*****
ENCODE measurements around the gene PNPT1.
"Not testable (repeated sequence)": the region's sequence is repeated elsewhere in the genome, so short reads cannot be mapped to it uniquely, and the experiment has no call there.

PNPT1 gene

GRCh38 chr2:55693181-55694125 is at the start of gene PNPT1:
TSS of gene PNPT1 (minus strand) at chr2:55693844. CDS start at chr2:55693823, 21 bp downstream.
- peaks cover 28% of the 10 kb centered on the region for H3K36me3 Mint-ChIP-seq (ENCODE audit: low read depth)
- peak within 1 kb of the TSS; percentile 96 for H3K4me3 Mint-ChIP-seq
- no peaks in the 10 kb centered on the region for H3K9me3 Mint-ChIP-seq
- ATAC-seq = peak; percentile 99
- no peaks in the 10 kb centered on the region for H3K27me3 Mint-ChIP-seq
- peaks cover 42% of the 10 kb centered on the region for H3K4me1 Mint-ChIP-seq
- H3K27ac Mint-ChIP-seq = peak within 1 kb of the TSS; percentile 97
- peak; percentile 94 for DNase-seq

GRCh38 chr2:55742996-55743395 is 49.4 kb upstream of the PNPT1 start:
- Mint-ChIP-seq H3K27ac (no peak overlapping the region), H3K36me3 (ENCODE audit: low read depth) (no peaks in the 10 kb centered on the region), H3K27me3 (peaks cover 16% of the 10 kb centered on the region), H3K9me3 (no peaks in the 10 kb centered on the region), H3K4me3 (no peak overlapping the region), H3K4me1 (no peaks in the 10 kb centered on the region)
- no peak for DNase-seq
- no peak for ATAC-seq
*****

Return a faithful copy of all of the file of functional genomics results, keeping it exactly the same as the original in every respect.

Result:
ENCODE measurements around the gene PNPT1.
"Not testable (repeated sequence)": the region's sequence is repeated elsewhere in the genome, so short reads cannot be mapped to it uniquely, and the experiment has no call there.

PNPT1 gene

GRCh38 chr2:55693181-55694125 is at the start of gene PNPT1:
TSS of gene PNPT1 (minus strand) at chr2:55693844. CDS start at chr2:55693823, 21 bp downstream.
- peaks cover 28% of the 10 kb centered on the region for H3K36me3 Mint-ChIP-seq (ENCODE audit: low read depth)
- peak within 1 kb of the TSS; percentile 96 for H3K4me3 Mint-ChIP-seq
- no peaks in the 10 kb centered on the region for H3K9me3 Mint-ChIP-seq
- ATAC-seq = peak; percentile 99
- no peaks in the 10 kb centered on the region for H3K27me3 Mint-ChIP-seq
- peaks cover 42% of the 10 kb centered on the region for H3K4me1 Mint-ChIP-seq
- H3K27ac Mint-ChIP-seq = peak within 1 kb of the TSS; percentile 97
- peak; percentile 94 for DNase-seq

GRCh38 chr2:55742996-55743395 is 49.4 kb upstream of the PNPT1 start:
- Mint-ChIP-seq H3K27ac (no peak overlapping the region), H3K36me3 (ENCODE audit: low read depth) (no peaks in the 10 kb centered on the region), H3K27me3 (peaks cover 16% of the 10 kb centered on the region), H3K9me3 (no peaks in the 10 kb centered on the region), H3K4me3 (no peak overlapping the region), H3K4me1 (no peaks in the 10 kb centered on the region)
- no peak for DNase-seq
- no peak for ATAC-seq